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Blaming Western Sanctions, Russia Pushes 'Dangerous' Cleanup Plan For Lake Baikal

A ferry crosses the ice-covered waters of Russia's Lake Baikal in winter. The lake is a UNESCO-protected ecosystem that holds about 20 percent of the world’s fresh surface water. (file photo)

Russian authorities say Western sanctions have made it impossible to implement their plan to remove toxic waste from the watershed of Lake Baikal. The proposed solution: a cheaper method that a Greenpeace activist said would be extremely dangerous for the once-pristine “pearl of Siberia.”

In a submission to parliament in May, Russia's Natural Resources Ministry proposed revisions to its regulations concerning the purity of the watershed feeding Lake Baikal that would substantially increase the levels of pollutants allowed in the water.

If lawmakers approve the changes, iron levels would be increased by a factor of 10, chromium levels by 1.3, and mercury by 13. The acceptable level of organohalogen compounds-- toxins commonly used in solvents and pesticides -- would be 200 times higher than it is today.

Altering the pollutant norms would create serious threats to the lake’s ecosystem, especially considering that the existing norms were already considered untenable, the Siberian branch of the Russian Academy of Sciences has warned.

Activists say the changes would essentially mean the government has stopped controlling the emissions of organochlorine compounds into the lake -- compounds that have already been linked to health problems in Baikal seals, the only freshwater seals in the world.

A Baikal seal, which is the only freshwater seal in the world, at the Limnological Research Institute in Irkutsk.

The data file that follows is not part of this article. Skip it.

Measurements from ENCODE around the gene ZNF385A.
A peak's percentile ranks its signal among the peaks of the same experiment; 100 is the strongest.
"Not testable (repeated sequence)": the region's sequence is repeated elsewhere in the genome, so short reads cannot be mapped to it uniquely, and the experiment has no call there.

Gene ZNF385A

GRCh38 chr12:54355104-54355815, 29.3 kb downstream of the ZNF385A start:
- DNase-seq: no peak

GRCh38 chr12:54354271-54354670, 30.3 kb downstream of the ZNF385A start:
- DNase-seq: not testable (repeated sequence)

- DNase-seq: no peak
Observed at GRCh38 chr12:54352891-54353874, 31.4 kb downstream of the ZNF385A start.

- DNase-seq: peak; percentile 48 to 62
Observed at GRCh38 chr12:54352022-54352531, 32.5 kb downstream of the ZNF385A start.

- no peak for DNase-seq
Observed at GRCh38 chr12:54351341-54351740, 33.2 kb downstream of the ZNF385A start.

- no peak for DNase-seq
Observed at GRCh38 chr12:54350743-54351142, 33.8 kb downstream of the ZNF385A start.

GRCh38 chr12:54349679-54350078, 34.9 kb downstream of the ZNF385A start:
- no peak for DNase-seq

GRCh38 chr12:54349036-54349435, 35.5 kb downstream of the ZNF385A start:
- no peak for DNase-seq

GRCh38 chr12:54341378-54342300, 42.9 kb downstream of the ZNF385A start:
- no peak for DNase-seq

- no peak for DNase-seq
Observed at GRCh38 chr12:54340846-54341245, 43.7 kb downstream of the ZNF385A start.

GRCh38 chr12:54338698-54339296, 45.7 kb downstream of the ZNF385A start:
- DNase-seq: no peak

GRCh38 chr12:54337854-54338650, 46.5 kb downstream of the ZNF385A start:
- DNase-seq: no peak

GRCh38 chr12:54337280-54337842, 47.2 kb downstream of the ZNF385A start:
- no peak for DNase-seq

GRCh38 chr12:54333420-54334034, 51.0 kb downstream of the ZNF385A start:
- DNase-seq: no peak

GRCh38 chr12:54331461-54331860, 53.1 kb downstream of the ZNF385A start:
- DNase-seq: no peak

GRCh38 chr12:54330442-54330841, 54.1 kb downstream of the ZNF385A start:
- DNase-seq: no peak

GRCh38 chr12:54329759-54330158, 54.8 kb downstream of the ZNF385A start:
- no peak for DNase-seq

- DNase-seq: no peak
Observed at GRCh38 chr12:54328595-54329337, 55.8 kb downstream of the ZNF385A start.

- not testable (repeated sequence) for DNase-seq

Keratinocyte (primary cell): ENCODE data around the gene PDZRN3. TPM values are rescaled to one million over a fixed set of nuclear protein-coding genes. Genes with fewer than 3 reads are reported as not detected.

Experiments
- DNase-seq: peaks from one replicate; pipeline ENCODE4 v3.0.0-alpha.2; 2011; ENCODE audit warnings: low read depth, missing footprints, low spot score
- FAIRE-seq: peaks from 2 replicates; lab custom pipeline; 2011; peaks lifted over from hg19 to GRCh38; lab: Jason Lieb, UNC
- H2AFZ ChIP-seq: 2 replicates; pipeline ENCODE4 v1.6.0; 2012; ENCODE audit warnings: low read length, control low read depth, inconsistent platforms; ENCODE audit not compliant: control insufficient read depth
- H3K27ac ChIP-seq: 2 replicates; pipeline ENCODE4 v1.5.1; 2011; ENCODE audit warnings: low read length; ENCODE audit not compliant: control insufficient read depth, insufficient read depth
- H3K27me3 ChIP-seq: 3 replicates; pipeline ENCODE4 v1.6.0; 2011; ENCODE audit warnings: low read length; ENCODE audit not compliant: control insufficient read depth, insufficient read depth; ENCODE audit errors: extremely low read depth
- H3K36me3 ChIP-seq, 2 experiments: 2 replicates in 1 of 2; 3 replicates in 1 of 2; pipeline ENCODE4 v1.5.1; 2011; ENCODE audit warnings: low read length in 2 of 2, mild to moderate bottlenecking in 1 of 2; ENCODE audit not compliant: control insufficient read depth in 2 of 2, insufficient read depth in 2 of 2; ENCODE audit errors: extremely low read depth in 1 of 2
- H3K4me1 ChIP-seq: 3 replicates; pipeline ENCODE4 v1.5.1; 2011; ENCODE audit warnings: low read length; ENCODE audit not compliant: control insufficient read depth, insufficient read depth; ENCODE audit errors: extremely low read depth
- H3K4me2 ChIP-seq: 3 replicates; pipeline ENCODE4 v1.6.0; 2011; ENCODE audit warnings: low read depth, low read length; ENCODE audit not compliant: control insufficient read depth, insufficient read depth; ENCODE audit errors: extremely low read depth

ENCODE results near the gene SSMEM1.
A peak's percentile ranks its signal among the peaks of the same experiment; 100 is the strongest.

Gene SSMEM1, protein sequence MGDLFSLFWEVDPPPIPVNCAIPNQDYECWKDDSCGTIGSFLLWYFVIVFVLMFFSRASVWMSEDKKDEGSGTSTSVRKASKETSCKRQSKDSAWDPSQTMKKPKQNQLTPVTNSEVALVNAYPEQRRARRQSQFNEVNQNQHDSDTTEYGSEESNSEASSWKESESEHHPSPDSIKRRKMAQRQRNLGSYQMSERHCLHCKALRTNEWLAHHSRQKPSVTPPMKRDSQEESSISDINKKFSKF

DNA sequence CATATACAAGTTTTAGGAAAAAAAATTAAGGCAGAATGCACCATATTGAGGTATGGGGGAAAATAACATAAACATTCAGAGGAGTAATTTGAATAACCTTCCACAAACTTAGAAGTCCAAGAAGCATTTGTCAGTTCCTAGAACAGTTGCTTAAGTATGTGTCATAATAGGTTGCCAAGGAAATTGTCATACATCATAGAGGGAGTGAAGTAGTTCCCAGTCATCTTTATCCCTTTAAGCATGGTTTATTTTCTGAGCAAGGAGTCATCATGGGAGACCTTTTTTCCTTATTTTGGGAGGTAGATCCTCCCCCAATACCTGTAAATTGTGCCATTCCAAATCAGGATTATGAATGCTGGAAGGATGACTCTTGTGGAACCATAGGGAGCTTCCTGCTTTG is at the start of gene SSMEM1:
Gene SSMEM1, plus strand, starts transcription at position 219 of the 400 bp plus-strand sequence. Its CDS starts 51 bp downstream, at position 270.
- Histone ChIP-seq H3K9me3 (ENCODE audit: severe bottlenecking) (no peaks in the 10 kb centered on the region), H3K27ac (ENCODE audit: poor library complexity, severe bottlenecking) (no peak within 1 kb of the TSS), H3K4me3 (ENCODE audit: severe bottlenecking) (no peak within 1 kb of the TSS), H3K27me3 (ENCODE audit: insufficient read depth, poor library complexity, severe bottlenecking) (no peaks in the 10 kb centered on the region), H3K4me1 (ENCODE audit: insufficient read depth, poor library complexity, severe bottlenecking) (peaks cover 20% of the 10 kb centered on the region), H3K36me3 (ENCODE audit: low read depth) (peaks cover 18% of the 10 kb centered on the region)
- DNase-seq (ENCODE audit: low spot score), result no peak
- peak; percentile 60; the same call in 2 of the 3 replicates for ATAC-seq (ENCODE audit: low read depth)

A Baikal seal, which is the only freshwater seal in the world, at the Limnological Research Institute in Irkutsk.

At a hearing on the matter last week at the State Duma, the lower chamber of the Russian parliament, experts testified “indifferently, as if they were not discussing Baikal but some reservoir in a village,” said Roman Vazhenkov, head of the Baikal Program at Greenpeace Russia.

“[We are talking about] dioxins, carcinogens, substances that accumulate in the body over time and lead to disorders of the immune system and the reproductive system,” Vazhenkov said. “Scientists have already proved that in the late 1980s, the mass die-off of seals and other animals was caused by organochlorine poisoning.”

The government says the proposal is a direct result of international sanctions imposed on Russia over Moscow’s unprovoked invasion of Ukraine on February 24.

Lake Baikal, a unique, UNESCO-protected ecosystem that holds about 20 percent of the world’s fresh surface water, has been called the Galapagos of Russia because it is home to more than 2,000 species of plants and animals, about two-thirds of which are found nowhere else.

The Baikal pulp and paper mill in 1996.
The Baikal pulp and paper mill in 1996.

During Soviet times, a large paper mill was built on the lake, wreaking ecological havoc. In 2013, on President Vladimir Putin’s orders, the Baikal Pulp and Paper Mill (BPPM) was permanently closed after 47 years of operation. But it left behind 6.5 million tons of hazardous waste sludge stored in crumbling containers along the lakefront. If any of them were to collapse, tons of toxic waste could be dumped into the lake.

The government’s original plan was to pump waste out of the containers and reprocess and compost it at another site. But the effort never got off the ground, and Western sanctions have now restricted access to needed technology, prompting the government to adopt a new tack, officials say.

In November 2020, the government changed the contractor for the cleanup effort for the fourth time, choosing a state company called Federal Ecological Operator (FEO), a subsidiary of the state Rosatom nuclear-energy agency. Last month, the government and FEO announced a new plan for coping with the waste.